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Doctors and patients are concerned new abortion bans could restrict IVF

FILE - In this Thursday, Aug. 14, 2013 file photo, an in vitro fertilization embryologist works on a petri dish at the Create Health fertility clinic in south London. Single women and lesbians in France no longer would have to go abroad to get pregnant with a doctor's help under a proposed law that would give them access to medically assisted reproduction at home for the first time, it was announced Sunday, Aug. 4, 2019. A bioethics law drafted by French President Emmanuel Macron's government includes language to expand who is eligible for procedures such as artificial insemination and in vitro fertilization, or IVF. (AP Photo/Sang Tan, file)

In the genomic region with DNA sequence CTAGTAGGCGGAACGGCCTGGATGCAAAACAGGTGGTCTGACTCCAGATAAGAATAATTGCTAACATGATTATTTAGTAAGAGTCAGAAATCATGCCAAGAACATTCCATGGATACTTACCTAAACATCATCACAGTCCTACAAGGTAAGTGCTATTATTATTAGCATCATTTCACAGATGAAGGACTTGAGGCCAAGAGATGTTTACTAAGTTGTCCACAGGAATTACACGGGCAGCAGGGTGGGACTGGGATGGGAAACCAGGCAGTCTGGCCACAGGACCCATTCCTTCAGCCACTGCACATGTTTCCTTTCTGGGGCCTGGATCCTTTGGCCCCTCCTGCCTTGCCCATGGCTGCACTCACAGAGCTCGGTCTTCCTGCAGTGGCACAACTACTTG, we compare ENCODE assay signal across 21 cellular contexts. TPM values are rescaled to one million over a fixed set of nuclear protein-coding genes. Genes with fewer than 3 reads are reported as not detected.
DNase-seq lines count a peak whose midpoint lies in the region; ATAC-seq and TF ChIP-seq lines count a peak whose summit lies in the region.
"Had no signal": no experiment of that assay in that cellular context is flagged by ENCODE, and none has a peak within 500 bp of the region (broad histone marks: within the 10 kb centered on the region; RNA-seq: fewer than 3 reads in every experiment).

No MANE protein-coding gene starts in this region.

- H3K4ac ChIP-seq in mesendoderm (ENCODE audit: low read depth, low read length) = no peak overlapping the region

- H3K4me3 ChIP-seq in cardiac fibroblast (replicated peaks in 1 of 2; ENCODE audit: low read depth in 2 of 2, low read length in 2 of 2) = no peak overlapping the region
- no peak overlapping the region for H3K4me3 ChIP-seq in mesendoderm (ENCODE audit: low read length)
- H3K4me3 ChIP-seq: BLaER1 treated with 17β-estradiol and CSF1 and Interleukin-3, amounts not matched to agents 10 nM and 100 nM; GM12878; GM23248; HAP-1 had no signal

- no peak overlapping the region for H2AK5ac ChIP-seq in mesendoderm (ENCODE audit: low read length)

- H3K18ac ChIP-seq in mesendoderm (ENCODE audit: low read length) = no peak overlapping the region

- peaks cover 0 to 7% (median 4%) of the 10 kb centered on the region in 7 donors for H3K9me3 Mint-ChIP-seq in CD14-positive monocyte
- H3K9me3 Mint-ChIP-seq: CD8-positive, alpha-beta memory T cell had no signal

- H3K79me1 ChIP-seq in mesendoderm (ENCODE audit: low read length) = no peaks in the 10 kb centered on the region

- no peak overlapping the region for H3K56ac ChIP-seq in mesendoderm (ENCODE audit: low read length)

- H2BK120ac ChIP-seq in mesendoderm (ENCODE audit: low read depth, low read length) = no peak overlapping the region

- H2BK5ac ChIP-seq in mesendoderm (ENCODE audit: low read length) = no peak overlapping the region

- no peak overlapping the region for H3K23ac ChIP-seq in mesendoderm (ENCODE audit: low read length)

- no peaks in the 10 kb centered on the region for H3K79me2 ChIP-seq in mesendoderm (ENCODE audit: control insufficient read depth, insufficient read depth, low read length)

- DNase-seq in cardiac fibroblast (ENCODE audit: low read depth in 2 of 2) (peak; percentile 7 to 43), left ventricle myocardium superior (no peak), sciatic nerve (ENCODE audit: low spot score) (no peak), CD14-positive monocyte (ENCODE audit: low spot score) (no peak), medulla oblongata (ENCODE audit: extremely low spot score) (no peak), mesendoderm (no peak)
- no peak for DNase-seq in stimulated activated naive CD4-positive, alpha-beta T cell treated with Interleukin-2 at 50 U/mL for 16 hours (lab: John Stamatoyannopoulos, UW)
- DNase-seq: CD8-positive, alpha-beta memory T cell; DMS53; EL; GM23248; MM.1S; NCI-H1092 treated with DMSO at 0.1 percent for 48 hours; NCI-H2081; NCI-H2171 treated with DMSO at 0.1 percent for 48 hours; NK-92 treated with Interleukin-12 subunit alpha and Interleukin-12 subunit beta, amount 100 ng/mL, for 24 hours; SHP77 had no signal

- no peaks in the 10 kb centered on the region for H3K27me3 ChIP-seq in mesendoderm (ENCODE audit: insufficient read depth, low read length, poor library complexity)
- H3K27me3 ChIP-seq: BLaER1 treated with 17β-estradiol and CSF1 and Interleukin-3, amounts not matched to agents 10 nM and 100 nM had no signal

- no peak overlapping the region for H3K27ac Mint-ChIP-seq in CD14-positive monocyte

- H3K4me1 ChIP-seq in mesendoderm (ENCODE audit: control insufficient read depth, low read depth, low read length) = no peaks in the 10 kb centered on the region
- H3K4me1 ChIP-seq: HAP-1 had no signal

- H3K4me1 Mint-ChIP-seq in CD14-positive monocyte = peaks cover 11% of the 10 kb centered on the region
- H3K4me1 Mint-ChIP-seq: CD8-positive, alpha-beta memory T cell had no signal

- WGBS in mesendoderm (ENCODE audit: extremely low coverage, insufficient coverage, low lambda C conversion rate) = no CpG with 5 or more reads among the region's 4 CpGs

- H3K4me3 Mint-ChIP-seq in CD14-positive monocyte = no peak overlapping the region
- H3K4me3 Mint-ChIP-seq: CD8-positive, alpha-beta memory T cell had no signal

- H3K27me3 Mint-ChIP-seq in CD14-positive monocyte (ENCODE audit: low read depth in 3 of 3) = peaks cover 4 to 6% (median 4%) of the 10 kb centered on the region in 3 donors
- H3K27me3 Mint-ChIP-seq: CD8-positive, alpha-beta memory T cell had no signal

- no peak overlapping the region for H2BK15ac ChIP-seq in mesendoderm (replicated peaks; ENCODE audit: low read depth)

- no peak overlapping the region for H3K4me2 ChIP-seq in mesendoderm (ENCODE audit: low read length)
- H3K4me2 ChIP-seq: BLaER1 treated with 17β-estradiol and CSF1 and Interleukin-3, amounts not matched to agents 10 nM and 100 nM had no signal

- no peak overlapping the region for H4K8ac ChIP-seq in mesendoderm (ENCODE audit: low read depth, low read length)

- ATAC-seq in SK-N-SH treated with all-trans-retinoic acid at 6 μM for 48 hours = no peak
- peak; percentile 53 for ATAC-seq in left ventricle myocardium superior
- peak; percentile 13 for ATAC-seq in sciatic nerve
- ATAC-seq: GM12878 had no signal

Sang Tan
An in vitro fertilization embryologist works on a petri dish.

Even before the Supreme Court struck down Roe v. Wade there was a patchwork of laws across the country regarding in vitro fertilization. Now that the landmark ruling has been reversed, doctors and patients fear new laws could severely restrict or ban IVF.

In Ohio, a new bill has been introduced that would recognize “personhood” from the moment of conception.

Northern Kentucky University Chase Law School DeanJudith Daar has written an analysis looking at the potential implications for doctors and patients in a post-Roe world. She joins Cincinnati Edition, along with InVia Fertility Specialists Reproductive Endocrinologist Sigal Klipstein, MD.

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